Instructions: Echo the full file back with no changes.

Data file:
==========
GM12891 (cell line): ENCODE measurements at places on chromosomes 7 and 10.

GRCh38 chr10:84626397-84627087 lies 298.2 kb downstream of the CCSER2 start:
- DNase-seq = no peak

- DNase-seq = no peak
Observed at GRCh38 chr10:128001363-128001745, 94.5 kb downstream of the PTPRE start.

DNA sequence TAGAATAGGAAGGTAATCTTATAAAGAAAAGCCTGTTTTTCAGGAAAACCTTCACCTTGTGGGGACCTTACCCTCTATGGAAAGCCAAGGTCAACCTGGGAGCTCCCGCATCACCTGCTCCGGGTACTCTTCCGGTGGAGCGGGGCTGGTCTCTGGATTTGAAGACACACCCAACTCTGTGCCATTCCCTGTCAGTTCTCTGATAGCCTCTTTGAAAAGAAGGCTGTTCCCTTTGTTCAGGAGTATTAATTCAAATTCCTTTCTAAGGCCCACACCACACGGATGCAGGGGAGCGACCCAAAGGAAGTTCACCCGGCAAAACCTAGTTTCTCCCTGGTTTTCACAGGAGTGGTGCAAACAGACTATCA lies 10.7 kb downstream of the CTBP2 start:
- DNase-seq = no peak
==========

GM12891 (cell line): ENCODE measurements at places on chromosomes 7 and 10.

GRCh38 chr10:84626397-84627087 lies 298.2 kb downstream of the CCSER2 start:
- DNase-seq = no peak

- DNase-seq = no peak
Observed at GRCh38 chr10:128001363-128001745, 94.5 kb downstream of the PTPRE start.

DNA sequence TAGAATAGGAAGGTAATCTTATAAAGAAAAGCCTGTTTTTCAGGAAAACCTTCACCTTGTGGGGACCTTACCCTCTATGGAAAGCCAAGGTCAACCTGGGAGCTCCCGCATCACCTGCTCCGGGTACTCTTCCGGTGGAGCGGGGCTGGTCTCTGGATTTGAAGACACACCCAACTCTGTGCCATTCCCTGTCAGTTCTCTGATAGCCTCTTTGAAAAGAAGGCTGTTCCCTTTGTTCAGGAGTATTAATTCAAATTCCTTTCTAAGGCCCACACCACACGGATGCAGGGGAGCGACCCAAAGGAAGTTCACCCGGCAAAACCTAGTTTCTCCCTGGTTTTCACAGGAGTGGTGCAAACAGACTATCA lies 10.7 kb downstream of the CTBP2 start:
- DNase-seq = no peak